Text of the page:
Psoriatic Arthritis or Osteoarthritis?


Many patients with psoriasis report joint pain. If a doctor treating the psoriasis records joint pain then psoriatic arthritis (PsA) is a possibility. This could lead to the use of powerful drugs which may not work if the pain is coming from osteoarthritis (OA). This page explains why it can be hard to tell OA or "wear and tear" from PsA and how to deal with this problem.

Overlapping features of OA and PsA

Both OA and PsA most commonly begin after the age of 40. Both are associated with increased body weight and both may be linked to preceding joint injury.

Although OA is known as a disease of "wear and tear", there is lots of inflammation in the joints especially in the early stages of disease and this is known as inflammatory OA [1]. Accordingly, if OA comes to attention in this fashion it may be associated with cardinal features of PsA that includes joint stiffness and swelling.

Because OA and psoriasis are so common there is a danger of making an incorrect diagnosis of PsA in a subject with OA and psoriasis. Psoriasis affects up to 2% of the population and given that OA is very common, these two conditions may co-exist. As Dr Hickam famously put it; "a man can have as many diseases as he damn well pleases". This is known as "Hickam's dictum" and means that both psoriasis and OA can be present at the same time.

Overlap in joint Distribution of OA and PsA

The generalised form of OA that affects the hands involves the DIP and PIP joints of the hands. It also typically involves the spine including the cervical spine (neck) and lumbar spine (low back). These are also common site for PsA spinal involvement.

Typically generalised nodal OA involves the joints shown in the following graphic which include the small joints of the hand and joints and spine, both of which are generally spared in OA. Apart from the big toe the other toe joints are spared.

The generalised pattern of OA is commoner in women than in men and this should arouse suspicion. The 2nd to 5th toes are more likely to be involved in PsA and may show sausage digits. However, these joints are usually spared in OA.

As can be seen in this cartoon the distribution of PsA can be remarkably similar to OA Small joint involvement of the toes more likely in PsA as is sausage digits. Nail and scalp psoriasis may also favour PsA as a diagnosis in a patient with joint pain, but this is not proven beyond doubt.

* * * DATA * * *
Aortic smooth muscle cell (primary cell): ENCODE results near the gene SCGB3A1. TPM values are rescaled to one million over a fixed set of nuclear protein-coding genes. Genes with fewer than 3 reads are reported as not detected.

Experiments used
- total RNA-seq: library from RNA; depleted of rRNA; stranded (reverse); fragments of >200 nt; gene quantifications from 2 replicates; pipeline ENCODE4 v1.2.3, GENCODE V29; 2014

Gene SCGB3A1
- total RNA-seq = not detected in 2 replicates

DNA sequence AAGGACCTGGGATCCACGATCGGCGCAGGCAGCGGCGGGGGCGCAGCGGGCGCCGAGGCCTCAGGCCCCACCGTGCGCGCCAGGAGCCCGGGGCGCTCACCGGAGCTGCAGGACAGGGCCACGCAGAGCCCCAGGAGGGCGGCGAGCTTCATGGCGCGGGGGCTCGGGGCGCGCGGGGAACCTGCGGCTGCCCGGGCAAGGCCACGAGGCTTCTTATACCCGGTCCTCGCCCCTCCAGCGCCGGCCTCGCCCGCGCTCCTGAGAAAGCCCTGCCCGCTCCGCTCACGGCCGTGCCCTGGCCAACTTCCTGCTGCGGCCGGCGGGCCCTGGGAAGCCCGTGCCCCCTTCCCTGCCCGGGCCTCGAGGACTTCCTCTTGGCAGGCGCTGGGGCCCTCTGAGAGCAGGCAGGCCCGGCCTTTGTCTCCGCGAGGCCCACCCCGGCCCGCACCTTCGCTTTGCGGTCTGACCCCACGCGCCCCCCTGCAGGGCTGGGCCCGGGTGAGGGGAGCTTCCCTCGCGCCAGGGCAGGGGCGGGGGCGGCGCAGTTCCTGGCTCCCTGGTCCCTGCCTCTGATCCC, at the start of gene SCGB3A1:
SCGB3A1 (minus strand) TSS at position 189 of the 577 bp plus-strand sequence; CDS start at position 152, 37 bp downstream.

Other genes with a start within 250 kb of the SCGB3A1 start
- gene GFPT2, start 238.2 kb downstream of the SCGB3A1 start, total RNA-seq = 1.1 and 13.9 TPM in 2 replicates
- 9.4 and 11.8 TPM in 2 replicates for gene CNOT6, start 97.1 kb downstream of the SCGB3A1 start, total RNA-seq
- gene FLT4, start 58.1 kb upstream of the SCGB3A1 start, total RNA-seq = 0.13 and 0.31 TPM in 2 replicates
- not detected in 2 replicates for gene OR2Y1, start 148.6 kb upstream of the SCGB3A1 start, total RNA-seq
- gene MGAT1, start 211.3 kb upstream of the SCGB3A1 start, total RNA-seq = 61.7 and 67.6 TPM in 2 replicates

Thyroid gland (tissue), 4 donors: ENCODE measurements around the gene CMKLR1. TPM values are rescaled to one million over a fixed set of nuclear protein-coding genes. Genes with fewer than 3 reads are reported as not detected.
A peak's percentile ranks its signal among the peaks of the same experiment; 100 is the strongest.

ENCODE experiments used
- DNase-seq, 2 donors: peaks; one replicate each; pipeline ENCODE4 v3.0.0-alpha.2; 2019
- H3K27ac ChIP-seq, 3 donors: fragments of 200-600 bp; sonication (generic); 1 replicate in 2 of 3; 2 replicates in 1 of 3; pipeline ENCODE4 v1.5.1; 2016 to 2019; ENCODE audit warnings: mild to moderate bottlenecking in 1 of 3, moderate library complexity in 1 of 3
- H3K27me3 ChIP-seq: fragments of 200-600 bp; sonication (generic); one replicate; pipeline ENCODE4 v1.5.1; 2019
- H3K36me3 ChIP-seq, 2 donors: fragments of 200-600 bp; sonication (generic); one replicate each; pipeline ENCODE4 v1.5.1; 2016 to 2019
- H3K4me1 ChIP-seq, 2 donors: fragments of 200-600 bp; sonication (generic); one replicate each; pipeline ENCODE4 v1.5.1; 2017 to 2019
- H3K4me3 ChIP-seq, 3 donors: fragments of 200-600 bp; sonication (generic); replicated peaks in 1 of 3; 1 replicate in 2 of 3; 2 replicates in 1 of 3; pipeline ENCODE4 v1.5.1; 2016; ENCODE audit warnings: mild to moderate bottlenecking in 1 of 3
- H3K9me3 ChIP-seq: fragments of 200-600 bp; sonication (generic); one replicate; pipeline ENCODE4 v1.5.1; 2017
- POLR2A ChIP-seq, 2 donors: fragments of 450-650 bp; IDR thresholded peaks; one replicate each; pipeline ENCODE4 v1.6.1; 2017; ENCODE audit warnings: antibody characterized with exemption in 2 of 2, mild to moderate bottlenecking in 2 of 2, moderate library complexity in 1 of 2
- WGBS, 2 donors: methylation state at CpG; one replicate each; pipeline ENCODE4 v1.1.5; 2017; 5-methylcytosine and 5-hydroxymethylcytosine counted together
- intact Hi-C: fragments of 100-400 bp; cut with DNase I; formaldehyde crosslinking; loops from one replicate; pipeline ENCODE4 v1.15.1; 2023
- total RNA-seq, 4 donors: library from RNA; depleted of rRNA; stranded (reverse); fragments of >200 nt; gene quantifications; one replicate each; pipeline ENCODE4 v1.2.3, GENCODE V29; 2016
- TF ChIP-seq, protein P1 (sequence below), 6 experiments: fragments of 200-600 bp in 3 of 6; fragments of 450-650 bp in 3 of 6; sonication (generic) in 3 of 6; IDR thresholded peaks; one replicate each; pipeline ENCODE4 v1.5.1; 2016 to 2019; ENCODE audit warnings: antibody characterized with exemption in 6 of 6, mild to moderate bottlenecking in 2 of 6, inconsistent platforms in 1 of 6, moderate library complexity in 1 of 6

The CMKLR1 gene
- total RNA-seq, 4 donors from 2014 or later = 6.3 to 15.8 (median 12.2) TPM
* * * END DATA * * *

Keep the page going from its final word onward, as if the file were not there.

Complicating factors

In addition to the common anatomical patterns of disease it is also possible that PsA will trigger secondary OA. Put another way, the inflammation can trigger secondary "wear and tear".

Osteoarthritis may start with an small joint swelling that looks like PsA. Only later does this give rise to the characteristic OA related changes of Heberdens or Bouchards nodes which point to OA as the correct diagnosis [2]. This could take several years to develop.

Tools of the trade to distinguish OA and PsA

Non-steroid inflammatory drugs may help both groups but might be slightly better in PsA.

A corticosteroid injection may also be temporarily effective for both PsA and OA. However, in a patient with extensive psoriasis or a history of extensive psoriasis this could lead to a severe skin disease flare.

When in doubt the selection of drugs to treat the skin should also consider ones that treat arthritis.


1. Rheumatology (Oxford). 2015 Jan;54(1):29-38. doi: 10.1093/rheumatology/keu328. Epub 2014 Sep 16. Differentiation between osteoarthritis and psoriatic arthritis: implications for pathogenesis and treatment in the biologic therapy era. McGonagle D, Hermann KG, Tan AL.
2. Rheumatology (Oxford). 2008 Sep;47(9):1278-85. doi: 10.1093/rheumatology/ken093. Epub 2008 Apr 4. Heberden's nodes and what Heberden could not see: the pivotal role of ligaments in the pathogenesis of early nodal osteoarthritis and beyond. McGonagle D, Tan AL, Grainger AJ, Benjamin M.